Placerville is keeping nickname ‘Hangtown’ after removing noose from its logo

California
A dummy named George hangs from a historical spot in Placerville, Calif. City officials recently voted to affirm the historical significance of its nickname “Hangtown” — a reference to a controversial form of justice meted out during the Gold Rush days. (Hailey Branson-Potts / Los Angeles Times)

A dummy named George hangs from a historical spot in Placerville, Calif. City officials recently voted to affirm the historical significance of its nickname “Hangtown” — a reference to a controversial form of justice meted out during the Gold Rush days. (Hailey Branson-Potts / Los Angeles Times)

Two weeks after Placerville opted to nix a noose depicted on its city logo, officials affirmed that the area’s Gold Rush-era name, “Hangtown,” won’t be going anywhere.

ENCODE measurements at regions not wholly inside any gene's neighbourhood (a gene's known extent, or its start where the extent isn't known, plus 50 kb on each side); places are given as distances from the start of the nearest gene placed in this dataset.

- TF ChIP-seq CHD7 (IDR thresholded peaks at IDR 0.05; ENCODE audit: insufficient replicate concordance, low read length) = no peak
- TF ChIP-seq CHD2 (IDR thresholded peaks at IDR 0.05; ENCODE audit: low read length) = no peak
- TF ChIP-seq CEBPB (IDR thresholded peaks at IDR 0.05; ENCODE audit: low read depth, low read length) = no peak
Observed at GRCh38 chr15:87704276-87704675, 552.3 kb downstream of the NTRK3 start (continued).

City Council members voted unanimously to recognize that “Old Hangtown” and “Old Dry Diggins,” another moniker tied to the majority-white town’s mining past, are historically significant.

The decision arrives amid continuing acrimony over how to present the area’s Wild West origins. Three nooses were recently found hanging in the city, including two that weren’t removed because they were on private property and did not rise to the level of a crime, according to Placerville police.

Mayor Dennis Thomas said he and Councilman Michael Saragosa brought the item forward this week in light of confusion after the unanimous vote on April 13 to scrub the noose from the town’s logo, the result of a debate that took off in the wake of social justice protests following the police killing of George Floyd.

Read the full story on LATimes.com.

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